Connect with us
[the_ad_placement id="manual-placement"] [the_ad_placement id="obituaries"]

News

Mississippi House Speaker’s Report: Medicaid Expansion and more

Published

on

jason white

JACKSON, Miss. – Speaker of the Mississippi House of Representatives Jason White delivered a legislative update to members of the Mississippi Press Association on Friday in Biloxi.

The luncheon event covered topics such as tax reform, mobile sports betting, and a new funding formula for K-12 public education, with Medicaid expansion dominating discussions.

Recapping the Medicaid Expansion Effort

White, a Republican from West, reported that the House introduced a bill to address the coverage gap faced by working Mississippians who earn too much for Medicaid but struggle to afford health insurance. The issue gained priority after Republican members heard concerns from constituents during the 2023 election cycle.

During the 2024 legislative session, the House proposed full Medicaid expansion under the Affordable Care Act for those earning up to 138 percent of the federal poverty level. By committing to full expansion, the state could have received a higher federal reimbursement rate of 90 percent for the expansion population, while current Medicaid enrollees would retain the state’s 77 percent federal match rate.

Speaker White highlighted tax and other provisions in the bill aimed at covering the state’s 10 percent share for the first four years. He also noted that the bill included a four-year repealer, allowing the next administration to decide on continuation.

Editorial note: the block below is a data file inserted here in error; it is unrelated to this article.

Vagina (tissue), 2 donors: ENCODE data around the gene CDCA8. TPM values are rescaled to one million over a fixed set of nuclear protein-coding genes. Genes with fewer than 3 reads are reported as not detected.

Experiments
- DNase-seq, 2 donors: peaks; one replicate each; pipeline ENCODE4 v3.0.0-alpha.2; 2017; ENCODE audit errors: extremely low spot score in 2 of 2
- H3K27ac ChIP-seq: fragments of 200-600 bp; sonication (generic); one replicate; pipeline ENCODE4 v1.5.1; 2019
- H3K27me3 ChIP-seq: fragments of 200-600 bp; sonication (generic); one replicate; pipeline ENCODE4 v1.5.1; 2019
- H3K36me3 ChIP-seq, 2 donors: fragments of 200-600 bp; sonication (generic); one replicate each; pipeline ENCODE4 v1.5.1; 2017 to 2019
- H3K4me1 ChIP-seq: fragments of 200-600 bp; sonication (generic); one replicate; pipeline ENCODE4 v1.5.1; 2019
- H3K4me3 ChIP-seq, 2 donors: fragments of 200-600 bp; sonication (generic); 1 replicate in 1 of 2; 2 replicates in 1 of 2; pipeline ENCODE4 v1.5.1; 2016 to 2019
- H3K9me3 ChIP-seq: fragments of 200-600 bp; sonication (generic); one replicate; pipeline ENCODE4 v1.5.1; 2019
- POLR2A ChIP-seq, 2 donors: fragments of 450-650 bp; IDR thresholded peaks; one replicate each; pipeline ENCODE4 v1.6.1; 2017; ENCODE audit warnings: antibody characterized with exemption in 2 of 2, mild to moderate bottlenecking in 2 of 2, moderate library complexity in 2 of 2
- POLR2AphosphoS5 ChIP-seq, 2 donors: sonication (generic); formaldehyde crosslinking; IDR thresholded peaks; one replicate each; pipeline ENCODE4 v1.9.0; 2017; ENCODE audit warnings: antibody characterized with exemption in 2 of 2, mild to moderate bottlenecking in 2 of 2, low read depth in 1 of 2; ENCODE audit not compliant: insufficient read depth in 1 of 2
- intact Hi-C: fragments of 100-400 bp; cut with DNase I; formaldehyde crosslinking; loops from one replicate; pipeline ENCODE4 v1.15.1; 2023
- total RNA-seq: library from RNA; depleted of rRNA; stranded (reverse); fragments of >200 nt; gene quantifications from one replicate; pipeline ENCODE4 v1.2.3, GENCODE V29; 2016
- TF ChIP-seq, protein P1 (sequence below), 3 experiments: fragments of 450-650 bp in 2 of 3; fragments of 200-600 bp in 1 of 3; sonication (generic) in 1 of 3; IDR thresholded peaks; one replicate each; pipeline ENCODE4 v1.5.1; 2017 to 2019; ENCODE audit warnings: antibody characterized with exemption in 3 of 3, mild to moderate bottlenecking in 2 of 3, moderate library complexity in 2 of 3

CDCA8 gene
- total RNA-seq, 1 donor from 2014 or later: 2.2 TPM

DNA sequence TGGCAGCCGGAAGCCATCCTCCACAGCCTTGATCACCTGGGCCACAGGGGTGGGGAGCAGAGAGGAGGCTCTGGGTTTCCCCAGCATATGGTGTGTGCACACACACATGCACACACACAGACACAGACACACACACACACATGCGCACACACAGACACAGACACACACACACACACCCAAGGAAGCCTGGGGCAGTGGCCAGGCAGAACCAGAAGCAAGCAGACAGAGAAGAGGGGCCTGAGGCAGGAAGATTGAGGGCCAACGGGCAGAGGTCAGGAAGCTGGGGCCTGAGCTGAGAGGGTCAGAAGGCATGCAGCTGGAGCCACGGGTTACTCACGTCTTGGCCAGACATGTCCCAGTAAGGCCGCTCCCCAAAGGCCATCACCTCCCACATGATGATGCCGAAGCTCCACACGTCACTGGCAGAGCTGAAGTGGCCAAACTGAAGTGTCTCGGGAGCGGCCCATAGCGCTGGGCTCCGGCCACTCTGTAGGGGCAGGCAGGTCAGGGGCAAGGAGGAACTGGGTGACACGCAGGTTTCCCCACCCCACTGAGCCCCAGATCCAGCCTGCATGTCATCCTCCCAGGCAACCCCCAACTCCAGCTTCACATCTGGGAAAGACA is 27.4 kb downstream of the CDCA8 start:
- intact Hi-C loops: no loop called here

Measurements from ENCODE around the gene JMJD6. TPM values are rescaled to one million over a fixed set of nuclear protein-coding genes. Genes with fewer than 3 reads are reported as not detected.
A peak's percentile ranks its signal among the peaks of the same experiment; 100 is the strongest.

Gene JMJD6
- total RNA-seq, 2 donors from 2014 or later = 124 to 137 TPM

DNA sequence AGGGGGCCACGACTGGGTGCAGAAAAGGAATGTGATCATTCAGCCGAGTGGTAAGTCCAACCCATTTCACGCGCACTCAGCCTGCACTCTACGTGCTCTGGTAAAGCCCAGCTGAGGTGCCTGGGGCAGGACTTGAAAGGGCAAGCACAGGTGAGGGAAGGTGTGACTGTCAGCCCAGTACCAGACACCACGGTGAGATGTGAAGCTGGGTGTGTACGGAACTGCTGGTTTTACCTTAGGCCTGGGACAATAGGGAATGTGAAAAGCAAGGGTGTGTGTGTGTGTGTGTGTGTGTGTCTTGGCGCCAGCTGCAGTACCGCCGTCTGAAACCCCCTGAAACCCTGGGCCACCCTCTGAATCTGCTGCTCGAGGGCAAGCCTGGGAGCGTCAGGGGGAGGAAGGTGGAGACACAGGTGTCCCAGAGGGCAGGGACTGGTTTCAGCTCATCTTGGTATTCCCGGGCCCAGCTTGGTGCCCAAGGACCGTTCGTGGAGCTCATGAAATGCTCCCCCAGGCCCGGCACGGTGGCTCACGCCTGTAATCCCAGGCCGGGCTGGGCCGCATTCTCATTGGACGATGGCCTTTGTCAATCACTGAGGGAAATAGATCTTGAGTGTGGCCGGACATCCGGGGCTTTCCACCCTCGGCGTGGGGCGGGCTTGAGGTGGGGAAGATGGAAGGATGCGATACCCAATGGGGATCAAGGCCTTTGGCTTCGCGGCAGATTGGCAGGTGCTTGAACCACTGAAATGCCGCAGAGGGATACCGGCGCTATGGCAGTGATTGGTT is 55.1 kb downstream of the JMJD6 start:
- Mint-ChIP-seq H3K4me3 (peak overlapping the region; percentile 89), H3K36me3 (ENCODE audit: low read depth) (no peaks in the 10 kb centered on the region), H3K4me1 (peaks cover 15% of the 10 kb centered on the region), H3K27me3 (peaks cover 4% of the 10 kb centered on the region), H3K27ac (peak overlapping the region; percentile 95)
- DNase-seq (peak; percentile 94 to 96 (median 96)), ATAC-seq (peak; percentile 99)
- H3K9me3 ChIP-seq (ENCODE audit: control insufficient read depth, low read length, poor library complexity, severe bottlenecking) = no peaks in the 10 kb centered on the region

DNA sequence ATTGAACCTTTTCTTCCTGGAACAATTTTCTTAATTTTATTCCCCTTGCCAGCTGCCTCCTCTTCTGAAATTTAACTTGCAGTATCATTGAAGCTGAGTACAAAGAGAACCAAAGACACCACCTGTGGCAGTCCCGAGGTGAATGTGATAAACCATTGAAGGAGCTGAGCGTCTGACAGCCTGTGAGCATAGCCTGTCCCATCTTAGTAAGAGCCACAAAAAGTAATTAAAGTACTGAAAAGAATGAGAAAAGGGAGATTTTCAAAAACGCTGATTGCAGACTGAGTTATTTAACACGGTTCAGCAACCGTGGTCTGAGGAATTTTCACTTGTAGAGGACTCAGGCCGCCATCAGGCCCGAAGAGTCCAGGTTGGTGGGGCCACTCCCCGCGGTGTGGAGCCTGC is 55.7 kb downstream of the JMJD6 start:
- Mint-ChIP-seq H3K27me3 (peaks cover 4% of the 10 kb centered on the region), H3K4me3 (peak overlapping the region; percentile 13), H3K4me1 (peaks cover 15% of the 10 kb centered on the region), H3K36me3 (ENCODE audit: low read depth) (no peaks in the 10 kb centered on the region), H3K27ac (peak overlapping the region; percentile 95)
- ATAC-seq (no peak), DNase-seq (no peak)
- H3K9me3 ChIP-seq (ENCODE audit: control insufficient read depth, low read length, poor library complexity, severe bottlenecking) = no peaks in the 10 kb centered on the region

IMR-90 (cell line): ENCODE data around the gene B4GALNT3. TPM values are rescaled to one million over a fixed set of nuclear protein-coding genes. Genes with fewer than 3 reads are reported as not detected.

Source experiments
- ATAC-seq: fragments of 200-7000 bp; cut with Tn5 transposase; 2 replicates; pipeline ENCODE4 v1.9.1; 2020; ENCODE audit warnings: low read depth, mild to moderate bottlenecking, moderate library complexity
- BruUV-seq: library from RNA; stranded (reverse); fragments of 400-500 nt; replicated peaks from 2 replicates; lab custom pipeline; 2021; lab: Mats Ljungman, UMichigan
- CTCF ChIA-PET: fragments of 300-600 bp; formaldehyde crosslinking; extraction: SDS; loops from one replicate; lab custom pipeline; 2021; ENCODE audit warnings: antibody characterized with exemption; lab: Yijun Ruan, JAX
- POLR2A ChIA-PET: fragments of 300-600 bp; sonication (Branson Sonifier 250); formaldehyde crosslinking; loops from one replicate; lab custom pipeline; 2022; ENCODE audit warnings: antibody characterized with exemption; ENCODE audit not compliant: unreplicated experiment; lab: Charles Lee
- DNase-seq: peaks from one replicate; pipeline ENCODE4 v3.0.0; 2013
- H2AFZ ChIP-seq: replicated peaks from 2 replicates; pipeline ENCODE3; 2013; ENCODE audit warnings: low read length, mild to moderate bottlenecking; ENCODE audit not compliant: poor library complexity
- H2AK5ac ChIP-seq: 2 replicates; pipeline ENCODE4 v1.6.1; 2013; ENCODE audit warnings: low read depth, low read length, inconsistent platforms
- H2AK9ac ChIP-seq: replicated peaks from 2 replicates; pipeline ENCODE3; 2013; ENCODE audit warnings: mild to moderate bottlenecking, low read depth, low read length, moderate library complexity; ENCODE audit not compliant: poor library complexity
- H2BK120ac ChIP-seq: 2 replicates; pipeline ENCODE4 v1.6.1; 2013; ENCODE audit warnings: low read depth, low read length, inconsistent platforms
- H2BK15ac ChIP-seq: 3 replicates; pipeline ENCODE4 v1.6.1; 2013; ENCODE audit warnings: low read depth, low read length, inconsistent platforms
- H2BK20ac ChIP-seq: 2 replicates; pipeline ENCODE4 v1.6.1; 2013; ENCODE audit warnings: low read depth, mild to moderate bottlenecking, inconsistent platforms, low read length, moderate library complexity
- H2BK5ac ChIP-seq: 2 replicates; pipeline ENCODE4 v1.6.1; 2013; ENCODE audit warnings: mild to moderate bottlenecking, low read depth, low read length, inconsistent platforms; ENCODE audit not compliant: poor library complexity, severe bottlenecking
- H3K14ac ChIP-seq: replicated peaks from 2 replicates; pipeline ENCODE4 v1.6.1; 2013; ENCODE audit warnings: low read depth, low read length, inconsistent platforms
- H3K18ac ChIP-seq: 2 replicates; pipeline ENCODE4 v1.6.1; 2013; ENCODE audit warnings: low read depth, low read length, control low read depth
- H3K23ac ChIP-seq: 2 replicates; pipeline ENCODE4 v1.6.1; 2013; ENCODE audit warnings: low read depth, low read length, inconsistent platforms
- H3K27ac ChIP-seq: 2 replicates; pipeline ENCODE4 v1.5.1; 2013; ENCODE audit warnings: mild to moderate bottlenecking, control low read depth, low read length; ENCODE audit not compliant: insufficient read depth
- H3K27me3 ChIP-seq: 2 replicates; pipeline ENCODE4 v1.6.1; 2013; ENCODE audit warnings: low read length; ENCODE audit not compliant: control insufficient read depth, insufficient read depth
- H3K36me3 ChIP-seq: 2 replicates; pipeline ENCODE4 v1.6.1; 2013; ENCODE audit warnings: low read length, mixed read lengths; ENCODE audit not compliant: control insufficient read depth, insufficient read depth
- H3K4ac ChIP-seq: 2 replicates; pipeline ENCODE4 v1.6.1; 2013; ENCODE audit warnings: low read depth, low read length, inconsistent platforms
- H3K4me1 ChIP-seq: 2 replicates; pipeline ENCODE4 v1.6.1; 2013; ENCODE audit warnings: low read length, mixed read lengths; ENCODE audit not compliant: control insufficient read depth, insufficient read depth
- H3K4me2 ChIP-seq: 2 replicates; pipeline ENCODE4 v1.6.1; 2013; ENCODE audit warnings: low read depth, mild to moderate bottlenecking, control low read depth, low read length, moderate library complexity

He emphasized that many Mississippians currently making up to 138 percent of the federal poverty level cannot afford insurance. Currently, those earning between 100-150 percent of the federal poverty level can access no-premium private health insurance plans on the federal exchange under the Affordable Care Act.

White explained that these subsidized plans often come with high deductibles and co-pays, which deter their use among about 200,000 enrollees in Mississippi.

“If traditional expansion had occurred up to 138 percent of the federal poverty level, approximately 181,000 enrolled Mississippians would have transitioned from ACA plans to Medicaid,” White stated.

Even if the bill had passed both legislative bodies, Speaker White acknowledged that Governor Tate Reeves (R) would not have signed it.

“He and I discussed it extensively, and he rightly points out, ‘My opponent campaigned on Medicaid expansion, and I defeated him,’” White noted, referring to the 2023 election cycle.

However, Speaker White believes that Governor Reeves was re-elected not solely due to his stance on Medicaid but because of his conservative platform.

Medicaid Uncertainties

Regarding uncertainties about the number of new Medicaid enrollees, White admitted that similar state actions had seen varying predictions.

“We’re looking at potentially adding anywhere from 50,000 to 250,000 people, but that’s speculative,” White commented.

Currently, approximately 718,000 Mississippians are enrolled in Medicaid programs, accounting for about one-fourth of the state’s 2.9 million population. The Mississippi Legislature approved a $7.9 billion Medicaid budget this year, making it the largest single expenditure by Mississippi’s government.